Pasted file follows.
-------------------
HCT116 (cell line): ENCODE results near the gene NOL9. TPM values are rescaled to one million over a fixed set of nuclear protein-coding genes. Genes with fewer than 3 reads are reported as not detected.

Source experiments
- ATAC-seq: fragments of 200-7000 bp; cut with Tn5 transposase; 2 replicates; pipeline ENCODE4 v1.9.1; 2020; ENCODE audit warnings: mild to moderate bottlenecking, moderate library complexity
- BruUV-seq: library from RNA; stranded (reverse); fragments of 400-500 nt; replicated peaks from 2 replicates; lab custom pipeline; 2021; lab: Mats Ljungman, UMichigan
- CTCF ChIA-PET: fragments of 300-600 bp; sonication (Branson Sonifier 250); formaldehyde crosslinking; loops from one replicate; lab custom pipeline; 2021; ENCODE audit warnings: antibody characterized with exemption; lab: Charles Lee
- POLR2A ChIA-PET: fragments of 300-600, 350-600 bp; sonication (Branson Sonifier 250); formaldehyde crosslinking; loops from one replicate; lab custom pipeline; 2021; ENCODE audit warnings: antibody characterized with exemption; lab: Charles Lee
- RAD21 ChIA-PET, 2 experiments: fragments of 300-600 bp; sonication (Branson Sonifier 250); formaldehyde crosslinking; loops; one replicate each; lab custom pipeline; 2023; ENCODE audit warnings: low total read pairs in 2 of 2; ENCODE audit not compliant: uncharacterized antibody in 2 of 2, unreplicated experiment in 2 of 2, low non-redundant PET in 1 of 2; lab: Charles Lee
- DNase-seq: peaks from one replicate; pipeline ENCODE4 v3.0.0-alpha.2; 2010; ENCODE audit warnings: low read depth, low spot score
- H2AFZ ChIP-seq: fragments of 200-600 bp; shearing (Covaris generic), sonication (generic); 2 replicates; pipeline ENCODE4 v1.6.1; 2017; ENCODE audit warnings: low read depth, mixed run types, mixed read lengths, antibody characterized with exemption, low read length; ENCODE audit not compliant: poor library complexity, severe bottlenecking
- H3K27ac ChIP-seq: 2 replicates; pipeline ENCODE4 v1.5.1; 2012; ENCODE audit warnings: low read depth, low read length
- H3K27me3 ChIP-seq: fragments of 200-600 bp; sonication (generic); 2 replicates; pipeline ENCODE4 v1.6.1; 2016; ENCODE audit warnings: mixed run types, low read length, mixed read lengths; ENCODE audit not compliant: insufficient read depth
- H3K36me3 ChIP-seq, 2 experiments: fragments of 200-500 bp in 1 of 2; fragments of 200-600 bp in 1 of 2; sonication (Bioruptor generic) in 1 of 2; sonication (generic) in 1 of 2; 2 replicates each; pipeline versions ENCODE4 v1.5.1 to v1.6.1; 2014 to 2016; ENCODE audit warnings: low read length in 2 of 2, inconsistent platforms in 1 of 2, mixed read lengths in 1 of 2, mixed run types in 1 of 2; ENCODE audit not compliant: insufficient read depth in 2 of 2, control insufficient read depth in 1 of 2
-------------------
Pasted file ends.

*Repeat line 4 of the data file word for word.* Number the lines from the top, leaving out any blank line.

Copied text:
- BruUV-seq: library from RNA; stranded (reverse); fragments of 400-500 nt; replicated peaks from 2 replicates; lab custom pipeline; 2021; lab: Mats Ljungman, UMichigan